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Google Forced To Obey Law, Changes U.K. Privacy Policy

Google has agreed to make its privacy policy more transparent in compliance with a U.K. law.

By Ben Lawson | January 30, 2015

It turns out Google has to obey the law just like everyone else. 

On Friday, Google agreed to comply with regulators' request to change its privacy policy to comply with the U.K.'s Data Protection Act. 

Google has been in a battle with U.K. regulators for the last several years. The stir began when Google consolidated the privacy policies for all of its products into one in March 2012. 

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This change meant that Google was able to collect user data from one of its services, for example Google Search, and use it on another, like YouTube or Gmail. (Video via Google)

But Google has now agreed to the government's request. A statement by the Information Commissioner's Office  said "this was a significant step forward" and these changes "will improve the information U.K. consumers receive when using their online services and products."

Google has been in battles over its privacy policy in other parts of Europe as well. The tech company has paid fines to France, Spain, and The Netherlands over the ways it utilizes personal data.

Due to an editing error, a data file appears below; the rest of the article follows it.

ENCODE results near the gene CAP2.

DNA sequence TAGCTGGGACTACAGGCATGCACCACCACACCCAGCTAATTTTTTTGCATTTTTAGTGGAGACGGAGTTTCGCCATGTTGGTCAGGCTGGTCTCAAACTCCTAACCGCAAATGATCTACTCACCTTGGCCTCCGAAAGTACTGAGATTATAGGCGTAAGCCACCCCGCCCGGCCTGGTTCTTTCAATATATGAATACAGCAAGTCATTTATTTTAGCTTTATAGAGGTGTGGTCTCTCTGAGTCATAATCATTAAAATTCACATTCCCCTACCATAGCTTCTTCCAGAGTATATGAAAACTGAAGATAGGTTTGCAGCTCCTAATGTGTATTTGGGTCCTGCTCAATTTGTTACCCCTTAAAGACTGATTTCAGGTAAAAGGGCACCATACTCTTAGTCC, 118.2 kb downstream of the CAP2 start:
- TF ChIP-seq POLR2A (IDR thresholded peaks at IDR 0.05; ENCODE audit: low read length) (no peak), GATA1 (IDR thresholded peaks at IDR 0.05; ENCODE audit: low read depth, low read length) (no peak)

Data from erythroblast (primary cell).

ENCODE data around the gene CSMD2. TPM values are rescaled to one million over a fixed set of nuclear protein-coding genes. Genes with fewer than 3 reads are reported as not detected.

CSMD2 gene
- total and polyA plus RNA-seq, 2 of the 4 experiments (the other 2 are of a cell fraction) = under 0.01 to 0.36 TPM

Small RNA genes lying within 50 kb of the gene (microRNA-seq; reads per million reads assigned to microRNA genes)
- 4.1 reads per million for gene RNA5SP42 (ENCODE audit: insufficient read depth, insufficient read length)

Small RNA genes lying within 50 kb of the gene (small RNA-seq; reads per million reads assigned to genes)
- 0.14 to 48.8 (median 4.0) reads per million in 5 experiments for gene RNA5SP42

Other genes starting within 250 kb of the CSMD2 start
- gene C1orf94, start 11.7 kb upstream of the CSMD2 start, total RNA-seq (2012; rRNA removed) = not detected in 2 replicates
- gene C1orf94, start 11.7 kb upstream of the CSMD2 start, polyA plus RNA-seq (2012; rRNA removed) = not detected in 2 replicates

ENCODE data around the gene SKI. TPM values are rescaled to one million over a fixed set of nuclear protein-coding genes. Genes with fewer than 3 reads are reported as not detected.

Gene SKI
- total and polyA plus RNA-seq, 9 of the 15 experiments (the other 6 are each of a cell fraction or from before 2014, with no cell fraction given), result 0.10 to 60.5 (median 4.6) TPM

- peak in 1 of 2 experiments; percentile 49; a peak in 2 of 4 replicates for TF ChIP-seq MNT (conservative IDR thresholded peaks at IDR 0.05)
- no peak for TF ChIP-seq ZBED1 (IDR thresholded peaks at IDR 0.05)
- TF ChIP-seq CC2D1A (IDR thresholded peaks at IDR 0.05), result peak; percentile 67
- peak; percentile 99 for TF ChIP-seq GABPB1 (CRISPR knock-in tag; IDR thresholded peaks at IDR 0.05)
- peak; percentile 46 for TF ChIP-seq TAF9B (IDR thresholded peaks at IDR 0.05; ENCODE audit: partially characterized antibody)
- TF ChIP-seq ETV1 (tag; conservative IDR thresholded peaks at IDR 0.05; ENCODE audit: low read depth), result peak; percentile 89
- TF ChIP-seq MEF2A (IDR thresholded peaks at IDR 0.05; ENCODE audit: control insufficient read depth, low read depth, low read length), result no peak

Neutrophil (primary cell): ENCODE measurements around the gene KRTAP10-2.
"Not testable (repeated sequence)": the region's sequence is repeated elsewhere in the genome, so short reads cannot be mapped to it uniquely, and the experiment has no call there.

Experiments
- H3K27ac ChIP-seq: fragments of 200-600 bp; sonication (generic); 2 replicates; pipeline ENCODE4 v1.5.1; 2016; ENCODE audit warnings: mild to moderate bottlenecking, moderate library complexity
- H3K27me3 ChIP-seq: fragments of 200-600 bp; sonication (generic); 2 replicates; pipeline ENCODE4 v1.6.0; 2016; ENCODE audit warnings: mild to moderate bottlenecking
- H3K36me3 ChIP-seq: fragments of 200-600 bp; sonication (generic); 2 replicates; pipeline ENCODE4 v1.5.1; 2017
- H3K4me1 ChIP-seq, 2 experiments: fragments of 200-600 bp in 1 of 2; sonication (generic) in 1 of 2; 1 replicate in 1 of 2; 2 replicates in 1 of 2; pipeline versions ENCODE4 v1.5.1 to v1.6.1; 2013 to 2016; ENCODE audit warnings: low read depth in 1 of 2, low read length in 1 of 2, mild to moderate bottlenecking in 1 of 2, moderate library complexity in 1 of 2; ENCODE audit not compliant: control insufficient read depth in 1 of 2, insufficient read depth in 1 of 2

To be clear, this doesn't mean that Google is changing the way it collects or uses a U.K. citizen's data. It is just being more transparent about how the data is used. 

This is only the latest in a string of legal defeats for Google in Europe. Last November, it was begrudgingly forced to give some Europeans the controversial "right to be forgotten." (Video via Deutsche Welle)

"The EU is ordering Google to comply with requests from Europeans who want to remove specific results. That's leading to questions for all Google users."

And then there was this:

"The European Parliament overwhelmingly approved a non-binding motion that is seen by many as a call for the break-up of the internet giant Google," said one Press TV anchor.

Google has until this June to comply with this latest request to change its privacy policy. 

This video includes images from Getty Images.

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